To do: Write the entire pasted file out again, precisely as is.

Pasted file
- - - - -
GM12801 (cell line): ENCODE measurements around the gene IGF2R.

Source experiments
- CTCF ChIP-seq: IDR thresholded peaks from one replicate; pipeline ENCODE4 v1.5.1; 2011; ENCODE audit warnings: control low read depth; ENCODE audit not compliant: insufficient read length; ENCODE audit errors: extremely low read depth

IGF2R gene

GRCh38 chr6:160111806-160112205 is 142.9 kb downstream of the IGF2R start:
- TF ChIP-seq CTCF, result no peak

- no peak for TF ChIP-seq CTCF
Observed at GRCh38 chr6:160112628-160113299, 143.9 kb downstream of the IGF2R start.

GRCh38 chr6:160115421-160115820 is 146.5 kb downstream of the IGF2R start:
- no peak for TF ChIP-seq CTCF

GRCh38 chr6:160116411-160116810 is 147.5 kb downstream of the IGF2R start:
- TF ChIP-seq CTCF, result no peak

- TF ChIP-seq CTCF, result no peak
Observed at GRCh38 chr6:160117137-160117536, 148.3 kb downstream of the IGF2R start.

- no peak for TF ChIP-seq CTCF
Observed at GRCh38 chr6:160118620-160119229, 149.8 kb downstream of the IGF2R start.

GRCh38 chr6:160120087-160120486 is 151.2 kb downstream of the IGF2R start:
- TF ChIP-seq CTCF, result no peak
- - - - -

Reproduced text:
GM12801 (cell line): ENCODE measurements around the gene IGF2R.

Source experiments
- CTCF ChIP-seq: IDR thresholded peaks from one replicate; pipeline ENCODE4 v1.5.1; 2011; ENCODE audit warnings: control low read depth; ENCODE audit not compliant: insufficient read length; ENCODE audit errors: extremely low read depth

IGF2R gene

GRCh38 chr6:160111806-160112205 is 142.9 kb downstream of the IGF2R start:
- TF ChIP-seq CTCF, result no peak

- no peak for TF ChIP-seq CTCF
Observed at GRCh38 chr6:160112628-160113299, 143.9 kb downstream of the IGF2R start.

GRCh38 chr6:160115421-160115820 is 146.5 kb downstream of the IGF2R start:
- no peak for TF ChIP-seq CTCF

GRCh38 chr6:160116411-160116810 is 147.5 kb downstream of the IGF2R start:
- TF ChIP-seq CTCF, result no peak

- TF ChIP-seq CTCF, result no peak
Observed at GRCh38 chr6:160117137-160117536, 148.3 kb downstream of the IGF2R start.

- no peak for TF ChIP-seq CTCF
Observed at GRCh38 chr6:160118620-160119229, 149.8 kb downstream of the IGF2R start.

GRCh38 chr6:160120087-160120486 is 151.2 kb downstream of the IGF2R start:
- TF ChIP-seq CTCF, result no peak